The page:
Paula described Jane Austen as an anti-romantic comic author with eclectic tastes who loved a farce as much as a Shakespeare play. Ahead of her time, she would take a laptop writing desk on the road with her when she travelled.

It is fitting that Jane’s image is on the new British ten pound note as it turns out she received exactly that amount as an advance for her first book, Northanger Abbey!

This was my first visit to historic Althorp, the ancestral home of Diana, Princess of Wales, which dates back to 1508. The talk was presented in the State Dining Room and Diana’s brother Charles, Earl Spencer, was in the front row. Featuring candelabras and gold-trimmed velvet drapes, it was a splendid setting for a thoroughly entertaining, insightful and educational session.

This year also marks the twentieth anniversary of Princess Diana’s death and her memory echoes throughout the house and grounds. The huge impact of Diana’s life is celebrated in a series of poignant exhibitions.

It was very moving to see the hundreds of Books of Condolence signed by people from all over the UK and the world as well as Earl Spencer’s powerful funeral speech. Walking In Her Shoes promotes the inspirational young people who have won the Diana Award for helping others.   Mario Testino’s iconic photographs are also on display.

The island burial place is in an incredibly peaceful spot on the estate’s grounds. It is a genuinely tranquil haven surrounded by ancient tall trees.

What a stunning backdrop to a truly exceptional literary festival!

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Cape Clear Storytelling Festival, Ireland

I recently headed over to Cape Clear Island, the southernmost inhabited spot in Ireland, for the International Storytelling Festival. This wildly beautiful and unspoilt location formed the backdrop to a brilliant creative weekend.I arrived by ferry from the village of Baltimore. The short voyage to Cape Clear was spectacular. We spotted sharks along the way and learnt that whales, leatherback turtles and dolphins all thrive in the area.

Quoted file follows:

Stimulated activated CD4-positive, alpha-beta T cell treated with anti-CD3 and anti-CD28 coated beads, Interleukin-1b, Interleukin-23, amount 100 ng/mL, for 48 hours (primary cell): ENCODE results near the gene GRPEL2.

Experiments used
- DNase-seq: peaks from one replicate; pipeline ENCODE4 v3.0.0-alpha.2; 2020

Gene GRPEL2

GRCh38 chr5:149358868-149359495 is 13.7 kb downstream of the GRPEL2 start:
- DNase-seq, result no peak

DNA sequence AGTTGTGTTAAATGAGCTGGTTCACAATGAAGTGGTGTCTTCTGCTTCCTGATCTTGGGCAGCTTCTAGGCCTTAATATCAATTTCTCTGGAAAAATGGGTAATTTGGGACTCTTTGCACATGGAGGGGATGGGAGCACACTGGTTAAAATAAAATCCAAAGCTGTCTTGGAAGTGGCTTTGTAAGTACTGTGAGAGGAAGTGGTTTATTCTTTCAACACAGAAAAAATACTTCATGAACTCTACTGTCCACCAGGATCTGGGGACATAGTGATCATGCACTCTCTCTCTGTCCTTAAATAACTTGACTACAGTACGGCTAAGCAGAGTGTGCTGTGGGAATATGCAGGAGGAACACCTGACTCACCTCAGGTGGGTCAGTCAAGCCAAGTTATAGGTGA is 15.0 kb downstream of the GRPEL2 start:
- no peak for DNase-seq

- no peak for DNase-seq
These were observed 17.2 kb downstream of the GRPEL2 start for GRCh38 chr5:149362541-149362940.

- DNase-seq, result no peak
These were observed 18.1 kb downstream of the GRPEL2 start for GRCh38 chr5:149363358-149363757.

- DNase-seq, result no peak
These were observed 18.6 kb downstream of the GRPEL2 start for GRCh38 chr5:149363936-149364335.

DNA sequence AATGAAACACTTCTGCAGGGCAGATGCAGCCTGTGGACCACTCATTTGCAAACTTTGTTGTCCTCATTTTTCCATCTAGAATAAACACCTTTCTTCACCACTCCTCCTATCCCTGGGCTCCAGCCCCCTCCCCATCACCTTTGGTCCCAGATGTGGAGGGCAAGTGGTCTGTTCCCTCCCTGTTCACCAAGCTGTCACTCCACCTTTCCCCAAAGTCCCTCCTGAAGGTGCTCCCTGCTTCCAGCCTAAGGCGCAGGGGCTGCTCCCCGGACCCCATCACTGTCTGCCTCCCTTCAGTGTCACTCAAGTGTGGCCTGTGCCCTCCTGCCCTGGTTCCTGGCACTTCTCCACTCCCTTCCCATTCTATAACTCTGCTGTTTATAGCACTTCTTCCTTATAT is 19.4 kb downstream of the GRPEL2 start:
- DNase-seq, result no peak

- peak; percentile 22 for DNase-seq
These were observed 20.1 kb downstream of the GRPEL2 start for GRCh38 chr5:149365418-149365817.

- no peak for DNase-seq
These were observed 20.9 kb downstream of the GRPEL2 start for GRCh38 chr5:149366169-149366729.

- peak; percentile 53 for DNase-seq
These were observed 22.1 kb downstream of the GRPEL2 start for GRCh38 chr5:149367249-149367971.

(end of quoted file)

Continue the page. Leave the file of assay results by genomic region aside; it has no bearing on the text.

I received a warm welcome with tea and cake when I arrived at Cape Clear B&B. We were absolutely blessed with the weather on the first day and the initial events were held outdoors. Paddy O’Brien provided a crash course in the Irish language and many of the stories were told using a combination of Irish and English.

People came from all over the world to share their stories, including Turkey, Austria and the USA. Storytelling is an ancient spiritual art form involving the passing on of tales from generation to generation. Gifted New Zealand-based Irish traditional storyteller Niall de Búrca created the powerful illusion of sitting around a campfire a hundred years ago. Listening to him was a truly astonishing, uplifting experience.

Cape Clear is an Irish-speaking island with around 120 residents. It features harbours, cliffs, bogs and a lake, and its tiny but well stocked library is housed in a cabin beneath the hillside ruins of a 12th century church and graveyard.